Vermont attempted to utilize a Section 1332 waiver as part of its ill-fated attempt to institute a state-based single payer healthcare system as early as 2014, and I think Colorado was also planning on using this process at some point had their own single payer attempt, dubbed "ColoradoCare," not been crushed at the ballot box by an 80-20 margin. However, Section 1332 still leaves some hurdles on this front...so Khanna and his colleagues are proposing a bill which would remove some of those hurdles, as explained in a fact sheet from Health Care for All Oregon:

The “State-Based Universal Health Care Act” (SBUHCA) makes it easier for states to create and fund a comprehensive universal health care plan by allowing a waiver of some federal rules. To waive requirements for a federal program, the state plan must have benefits equal to or greater than those that the beneficiaries of the federal healthcare program would otherwise receive. A group of states can also submit a joint plan. This bill was introduced in late 2023 by U.S. Representative Ro Khanna (CA-17) as H.R. 6270.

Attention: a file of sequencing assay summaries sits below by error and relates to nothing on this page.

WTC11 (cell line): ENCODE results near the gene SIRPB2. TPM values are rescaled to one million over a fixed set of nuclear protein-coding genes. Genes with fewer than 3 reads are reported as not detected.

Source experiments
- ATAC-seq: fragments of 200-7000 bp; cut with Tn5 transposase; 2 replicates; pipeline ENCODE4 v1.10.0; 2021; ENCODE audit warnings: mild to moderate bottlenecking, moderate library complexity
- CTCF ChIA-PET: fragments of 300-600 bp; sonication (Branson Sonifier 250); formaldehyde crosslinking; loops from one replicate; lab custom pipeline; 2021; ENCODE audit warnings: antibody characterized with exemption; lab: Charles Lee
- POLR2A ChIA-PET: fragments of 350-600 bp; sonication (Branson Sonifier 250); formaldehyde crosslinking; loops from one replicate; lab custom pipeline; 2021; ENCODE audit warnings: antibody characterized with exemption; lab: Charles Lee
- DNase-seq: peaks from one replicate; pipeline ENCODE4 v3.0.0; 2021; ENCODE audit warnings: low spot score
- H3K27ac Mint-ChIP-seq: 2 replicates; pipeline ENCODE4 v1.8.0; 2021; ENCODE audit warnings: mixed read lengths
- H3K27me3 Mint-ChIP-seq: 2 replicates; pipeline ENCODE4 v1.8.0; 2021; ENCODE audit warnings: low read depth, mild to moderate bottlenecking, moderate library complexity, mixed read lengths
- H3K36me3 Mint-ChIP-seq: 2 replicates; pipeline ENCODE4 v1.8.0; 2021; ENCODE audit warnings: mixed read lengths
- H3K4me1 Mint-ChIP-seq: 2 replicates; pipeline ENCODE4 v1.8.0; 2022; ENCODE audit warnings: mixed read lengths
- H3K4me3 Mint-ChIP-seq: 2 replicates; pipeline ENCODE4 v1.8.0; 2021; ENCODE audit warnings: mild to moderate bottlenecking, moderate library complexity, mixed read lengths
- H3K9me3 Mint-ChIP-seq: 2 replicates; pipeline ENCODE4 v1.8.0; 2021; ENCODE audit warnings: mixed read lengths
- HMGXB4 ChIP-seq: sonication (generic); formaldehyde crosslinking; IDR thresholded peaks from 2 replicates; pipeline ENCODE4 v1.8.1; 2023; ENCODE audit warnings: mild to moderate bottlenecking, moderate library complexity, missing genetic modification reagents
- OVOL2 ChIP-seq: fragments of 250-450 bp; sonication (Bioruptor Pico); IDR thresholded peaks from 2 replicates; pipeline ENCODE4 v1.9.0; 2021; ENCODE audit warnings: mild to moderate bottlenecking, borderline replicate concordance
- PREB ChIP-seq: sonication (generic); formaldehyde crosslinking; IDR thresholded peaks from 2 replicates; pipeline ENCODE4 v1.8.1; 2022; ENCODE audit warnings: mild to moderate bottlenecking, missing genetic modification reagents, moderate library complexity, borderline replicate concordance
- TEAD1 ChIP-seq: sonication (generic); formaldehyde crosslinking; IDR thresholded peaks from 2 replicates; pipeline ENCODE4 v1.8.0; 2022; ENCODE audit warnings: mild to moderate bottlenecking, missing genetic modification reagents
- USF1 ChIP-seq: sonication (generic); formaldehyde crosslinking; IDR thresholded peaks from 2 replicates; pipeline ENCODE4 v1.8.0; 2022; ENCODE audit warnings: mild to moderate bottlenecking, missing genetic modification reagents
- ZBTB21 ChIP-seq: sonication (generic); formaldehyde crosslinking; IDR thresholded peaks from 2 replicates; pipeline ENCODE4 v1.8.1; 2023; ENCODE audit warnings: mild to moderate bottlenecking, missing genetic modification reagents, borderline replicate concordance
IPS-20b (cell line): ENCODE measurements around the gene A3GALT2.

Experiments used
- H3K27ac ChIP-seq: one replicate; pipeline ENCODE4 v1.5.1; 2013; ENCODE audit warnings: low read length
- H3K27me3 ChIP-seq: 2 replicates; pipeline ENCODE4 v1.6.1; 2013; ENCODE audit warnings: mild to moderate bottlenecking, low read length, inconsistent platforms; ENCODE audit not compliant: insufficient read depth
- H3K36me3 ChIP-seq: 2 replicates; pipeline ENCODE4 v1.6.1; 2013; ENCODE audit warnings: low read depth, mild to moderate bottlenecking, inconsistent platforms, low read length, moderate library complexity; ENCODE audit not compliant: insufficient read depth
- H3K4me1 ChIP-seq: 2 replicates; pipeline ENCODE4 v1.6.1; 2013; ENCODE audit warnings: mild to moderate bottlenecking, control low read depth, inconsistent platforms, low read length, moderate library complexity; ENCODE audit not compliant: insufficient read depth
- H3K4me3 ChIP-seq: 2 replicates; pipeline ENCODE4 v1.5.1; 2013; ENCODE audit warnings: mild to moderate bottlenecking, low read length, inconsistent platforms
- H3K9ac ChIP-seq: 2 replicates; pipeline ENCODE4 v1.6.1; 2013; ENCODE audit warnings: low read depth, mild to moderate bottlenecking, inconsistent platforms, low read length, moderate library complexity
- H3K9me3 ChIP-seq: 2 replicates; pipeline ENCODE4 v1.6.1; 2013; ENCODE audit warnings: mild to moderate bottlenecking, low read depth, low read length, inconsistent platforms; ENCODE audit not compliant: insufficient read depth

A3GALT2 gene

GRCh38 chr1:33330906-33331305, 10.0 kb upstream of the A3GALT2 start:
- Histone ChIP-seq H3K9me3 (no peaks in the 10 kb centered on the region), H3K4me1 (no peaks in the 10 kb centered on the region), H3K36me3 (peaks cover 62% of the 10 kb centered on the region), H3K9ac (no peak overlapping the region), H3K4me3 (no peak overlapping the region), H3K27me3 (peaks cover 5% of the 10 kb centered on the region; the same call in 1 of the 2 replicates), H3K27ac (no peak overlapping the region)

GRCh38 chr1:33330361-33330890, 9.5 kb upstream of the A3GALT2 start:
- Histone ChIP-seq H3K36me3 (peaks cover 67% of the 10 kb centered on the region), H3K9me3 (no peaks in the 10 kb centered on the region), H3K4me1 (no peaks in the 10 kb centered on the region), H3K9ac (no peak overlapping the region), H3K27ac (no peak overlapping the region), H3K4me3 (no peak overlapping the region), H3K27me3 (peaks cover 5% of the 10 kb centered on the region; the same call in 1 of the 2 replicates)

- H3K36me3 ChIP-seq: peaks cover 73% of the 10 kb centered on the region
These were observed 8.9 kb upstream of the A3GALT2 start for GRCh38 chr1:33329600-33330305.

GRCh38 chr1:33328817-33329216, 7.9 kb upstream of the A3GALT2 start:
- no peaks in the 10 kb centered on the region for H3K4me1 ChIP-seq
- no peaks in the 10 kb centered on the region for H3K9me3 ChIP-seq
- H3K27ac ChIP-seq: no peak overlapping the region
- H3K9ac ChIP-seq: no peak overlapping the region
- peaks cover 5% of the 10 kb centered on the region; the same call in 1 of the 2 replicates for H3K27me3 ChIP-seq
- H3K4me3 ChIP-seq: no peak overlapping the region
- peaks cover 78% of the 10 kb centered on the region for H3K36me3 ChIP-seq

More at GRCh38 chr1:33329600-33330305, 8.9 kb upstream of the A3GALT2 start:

Section 1332 of the Affordable Care Act (ACA) allows states to innovate, but it does not go far enough.  SBUHCA amends the ACA with a 1335 super-waiver, which provides additional federal support for states to develop their own universal healthcare plans. Section 1335 makes it easier for states to model systems and build toward a national healthcare plan. 

What SBUHCA does:

  • Allows states to get federal waivers for a universal, simple, and affordable (USA) plan.
  • Mandates that participating states guarantee healthcare coverage for at least 95% of residents in the first 5 years.